Our Minister

motoyoshi

I was born in Tokyo, Japan, as the eldest daughter of the late Rev. Sachihide Motoyoshi and Mrs. Sonoe Motoyoshi. Because my parents were Nisei from Hawaii and missed Hawaii so much, they decided to return to Hawaii when I was 16 years old. There I learned how to speak English. Although I was born into the temple family I didn’t really appreciate the Nembutsu teaching. In fact I was anti-Buddhist till right before I graduated from University of Hawaii-Hilo with a degree in Liberal Studies. As I began thinking about plans my future, I started to question, “Who and what am I?” In the process what I recalled hearing in Dharma talks, and what my father had been saying started to really make sense. That was the beginning of my Nembutsu journey, and interest in becoming a Jodo Shinshu minister. With this career goal in mind, I enrolled in a Masters of Buddhist Studies program at the University of Wisconsin, Madison. After receiving an M.A. I attended Ryukoku University in Kyoto to fulfill educational requirement for the Hongwanji Kyoshi certification, and enrolled at the Gyo Shin Kyo Ko advanced Shin Buddhist studies program in Osaka.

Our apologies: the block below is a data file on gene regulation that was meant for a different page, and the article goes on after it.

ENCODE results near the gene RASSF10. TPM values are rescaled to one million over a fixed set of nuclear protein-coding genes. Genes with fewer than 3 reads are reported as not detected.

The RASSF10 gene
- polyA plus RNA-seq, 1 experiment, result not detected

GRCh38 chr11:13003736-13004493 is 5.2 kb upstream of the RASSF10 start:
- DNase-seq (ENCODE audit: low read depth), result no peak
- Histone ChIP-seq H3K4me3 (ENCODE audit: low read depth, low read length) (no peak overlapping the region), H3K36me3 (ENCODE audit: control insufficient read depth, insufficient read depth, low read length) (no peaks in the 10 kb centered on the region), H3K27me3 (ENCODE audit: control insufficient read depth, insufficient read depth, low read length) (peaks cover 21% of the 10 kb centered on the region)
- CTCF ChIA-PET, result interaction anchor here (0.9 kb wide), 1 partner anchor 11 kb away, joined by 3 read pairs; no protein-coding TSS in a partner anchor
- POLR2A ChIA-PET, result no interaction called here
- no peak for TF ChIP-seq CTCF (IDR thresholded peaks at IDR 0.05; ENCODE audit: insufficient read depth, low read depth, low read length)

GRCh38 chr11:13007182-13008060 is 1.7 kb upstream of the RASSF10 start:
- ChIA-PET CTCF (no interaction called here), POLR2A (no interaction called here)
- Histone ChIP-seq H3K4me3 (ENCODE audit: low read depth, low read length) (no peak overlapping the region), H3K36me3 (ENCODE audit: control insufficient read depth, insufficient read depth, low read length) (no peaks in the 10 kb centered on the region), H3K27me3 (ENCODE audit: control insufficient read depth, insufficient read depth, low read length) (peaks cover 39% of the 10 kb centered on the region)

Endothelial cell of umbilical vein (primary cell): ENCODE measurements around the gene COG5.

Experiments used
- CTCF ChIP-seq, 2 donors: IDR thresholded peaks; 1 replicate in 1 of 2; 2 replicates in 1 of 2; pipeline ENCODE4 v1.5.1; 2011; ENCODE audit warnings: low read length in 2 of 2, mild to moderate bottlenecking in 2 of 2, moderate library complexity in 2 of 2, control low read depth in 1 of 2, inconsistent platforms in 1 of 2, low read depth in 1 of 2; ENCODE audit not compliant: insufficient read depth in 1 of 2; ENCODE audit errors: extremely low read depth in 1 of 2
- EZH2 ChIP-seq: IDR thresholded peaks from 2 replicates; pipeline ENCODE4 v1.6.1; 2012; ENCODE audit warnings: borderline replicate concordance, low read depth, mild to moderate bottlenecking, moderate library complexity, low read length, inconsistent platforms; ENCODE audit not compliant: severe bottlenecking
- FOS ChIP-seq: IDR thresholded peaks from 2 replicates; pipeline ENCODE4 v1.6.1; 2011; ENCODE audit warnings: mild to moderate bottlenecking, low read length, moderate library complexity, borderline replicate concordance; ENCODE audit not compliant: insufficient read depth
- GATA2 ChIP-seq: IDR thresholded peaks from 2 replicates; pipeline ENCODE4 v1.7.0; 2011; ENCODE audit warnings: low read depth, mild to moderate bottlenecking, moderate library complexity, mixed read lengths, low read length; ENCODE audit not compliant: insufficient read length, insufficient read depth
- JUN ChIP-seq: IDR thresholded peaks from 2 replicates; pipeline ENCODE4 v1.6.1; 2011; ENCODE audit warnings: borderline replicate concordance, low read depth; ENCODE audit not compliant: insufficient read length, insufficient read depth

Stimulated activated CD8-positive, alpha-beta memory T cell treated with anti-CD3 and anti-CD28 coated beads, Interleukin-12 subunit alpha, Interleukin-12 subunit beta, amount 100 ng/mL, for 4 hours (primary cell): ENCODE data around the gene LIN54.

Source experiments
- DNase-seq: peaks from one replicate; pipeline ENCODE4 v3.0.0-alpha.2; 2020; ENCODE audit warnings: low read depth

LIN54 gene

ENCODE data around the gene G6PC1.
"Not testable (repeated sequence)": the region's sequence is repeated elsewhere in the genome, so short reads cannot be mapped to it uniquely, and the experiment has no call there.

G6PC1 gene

I had served Hawaii Kyodan for 33 years. In those three decades of ministry in Hawaii I was privileged to serve at the Hilo Betsuin, Mililani (Oahu) and Lihue (Kauai) Hongwanjis, and finally at the Hawaii Betsuin in Honolulu. My experiences with members and ministers of Hawaii Kyodan were wonderful and I am sincerely grateful to them. I have learned that whatever we did in our services or programs were all response to Amida Buddha’s compassion. They had certainly helped me to deepen my appreciation of the Nembutsu.

Now, I am assigned to the Stockton Buddhist Temple where I would like to continue to pursue and deepen my appreciation of the Nembutsu by sharing the Dharma with my new sangha friends.

In Gassho, 

Rev. Yukiko Motoyoshi